The extent to which Anglo-Saxon society was capable of large-scale transformations of the landscape is hotly disputed. This interdisciplinary book – embracing archaeological and historical sources –
explores this important period in our landscape history and the extent to which buildings, settlements and field systems were laid out using sophisticated surveying techniques. In particular, recent research has found new and unexpected evidence for the construction of building complexes and settlements on geometrically precise grids, suggesting a revival of the techniques of the Roman land-surveyors (Agrimensores). Two units of measurement appear to have been used: the ‘short perch’ of 15 feet in central and eastern England, where most cases occur, and the ‘long perch’ of 18 feet at the small number of examples identified in Wessex. This technically advanced planning is evident during two periods: c.600–800, when it may have been a mostly monastic practice, and c.940–1020, when it appears to have been revived in a monastic context but then spread to a wider range of lay settlements.
Planning in the Early Medieval Landscape is a completely new perspective on how villages and other settlement were formed. It combines map and field evidence with manuscript treatises on land-surveying to show that the methods described in the treatises were not just theoretical, but were put into practice. In doing so it reveals a major aspect of previously unrecognised early medieval technology.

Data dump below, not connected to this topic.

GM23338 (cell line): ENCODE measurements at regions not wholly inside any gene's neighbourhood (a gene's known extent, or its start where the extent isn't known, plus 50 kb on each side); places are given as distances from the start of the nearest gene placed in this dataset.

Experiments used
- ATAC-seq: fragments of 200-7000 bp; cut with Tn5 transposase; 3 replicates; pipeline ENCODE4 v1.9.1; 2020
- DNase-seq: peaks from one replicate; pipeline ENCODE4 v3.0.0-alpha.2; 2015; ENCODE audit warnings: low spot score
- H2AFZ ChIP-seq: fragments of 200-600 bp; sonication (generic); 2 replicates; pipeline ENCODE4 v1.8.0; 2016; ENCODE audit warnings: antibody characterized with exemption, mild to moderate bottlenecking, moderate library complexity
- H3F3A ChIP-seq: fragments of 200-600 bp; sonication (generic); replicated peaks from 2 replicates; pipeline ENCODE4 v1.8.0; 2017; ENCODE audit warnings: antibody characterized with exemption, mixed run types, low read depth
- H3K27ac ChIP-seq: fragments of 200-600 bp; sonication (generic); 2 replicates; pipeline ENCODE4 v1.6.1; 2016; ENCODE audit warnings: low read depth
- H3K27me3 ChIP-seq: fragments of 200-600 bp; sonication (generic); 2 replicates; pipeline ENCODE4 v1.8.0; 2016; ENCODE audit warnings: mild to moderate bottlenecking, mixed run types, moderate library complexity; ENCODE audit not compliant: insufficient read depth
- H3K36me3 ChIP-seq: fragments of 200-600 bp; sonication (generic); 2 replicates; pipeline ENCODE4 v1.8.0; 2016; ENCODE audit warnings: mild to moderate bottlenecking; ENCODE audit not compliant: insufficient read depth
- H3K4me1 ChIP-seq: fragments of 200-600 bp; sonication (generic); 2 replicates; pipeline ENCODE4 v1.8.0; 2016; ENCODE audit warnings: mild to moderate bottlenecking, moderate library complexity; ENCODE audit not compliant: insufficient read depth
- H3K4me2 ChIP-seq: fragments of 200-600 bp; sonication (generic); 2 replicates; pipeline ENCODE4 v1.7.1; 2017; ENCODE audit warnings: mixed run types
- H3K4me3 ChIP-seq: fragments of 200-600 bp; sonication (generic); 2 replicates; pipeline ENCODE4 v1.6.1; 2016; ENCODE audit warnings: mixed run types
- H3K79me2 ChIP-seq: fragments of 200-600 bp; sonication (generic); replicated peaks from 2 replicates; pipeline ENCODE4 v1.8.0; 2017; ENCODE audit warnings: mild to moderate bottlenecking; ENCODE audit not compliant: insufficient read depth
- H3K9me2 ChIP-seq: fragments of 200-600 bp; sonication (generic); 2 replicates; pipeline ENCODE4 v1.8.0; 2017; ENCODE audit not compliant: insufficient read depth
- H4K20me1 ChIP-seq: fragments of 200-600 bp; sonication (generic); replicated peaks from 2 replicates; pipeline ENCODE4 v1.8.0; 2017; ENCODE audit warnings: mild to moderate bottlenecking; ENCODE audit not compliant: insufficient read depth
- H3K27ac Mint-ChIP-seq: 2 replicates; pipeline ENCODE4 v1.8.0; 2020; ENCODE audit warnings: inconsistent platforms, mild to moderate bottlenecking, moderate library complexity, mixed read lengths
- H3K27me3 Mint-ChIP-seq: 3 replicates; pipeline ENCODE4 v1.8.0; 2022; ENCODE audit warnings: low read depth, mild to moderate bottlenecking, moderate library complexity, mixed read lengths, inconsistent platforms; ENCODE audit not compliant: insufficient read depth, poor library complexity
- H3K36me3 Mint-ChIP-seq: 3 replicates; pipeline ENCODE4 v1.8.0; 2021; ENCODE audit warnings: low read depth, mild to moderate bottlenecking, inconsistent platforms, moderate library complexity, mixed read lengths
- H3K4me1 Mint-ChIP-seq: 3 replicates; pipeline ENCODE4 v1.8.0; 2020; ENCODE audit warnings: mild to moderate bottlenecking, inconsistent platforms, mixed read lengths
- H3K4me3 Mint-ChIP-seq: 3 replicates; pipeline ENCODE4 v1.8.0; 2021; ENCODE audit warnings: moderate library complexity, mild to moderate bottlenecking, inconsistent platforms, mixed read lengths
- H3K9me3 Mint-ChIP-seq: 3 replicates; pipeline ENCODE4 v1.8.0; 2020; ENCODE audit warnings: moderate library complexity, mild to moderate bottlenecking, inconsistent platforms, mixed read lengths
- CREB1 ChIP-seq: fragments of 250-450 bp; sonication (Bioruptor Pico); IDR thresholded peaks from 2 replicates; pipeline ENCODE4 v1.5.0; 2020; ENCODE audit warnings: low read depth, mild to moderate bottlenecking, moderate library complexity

'Planning in the Early Medieval Landscape – the title of both the book and the research project on which it is based – is a major contribution to the long-running and much-debated question as to when and how the English medieval countryside took shape. [...] These and many other insights are presented clearly and concisely in a compact volume that is likely to become an essential reference text for all Anglo-Saxonists.'Neil Faulkner, Current Archaeology
'This fascinating book... introduces us to disparate and intriguing pieces of evidence... It has implications for historical transitions, including the impact of the Norman Conquest.'
Thomas Pickles, English Historical Review
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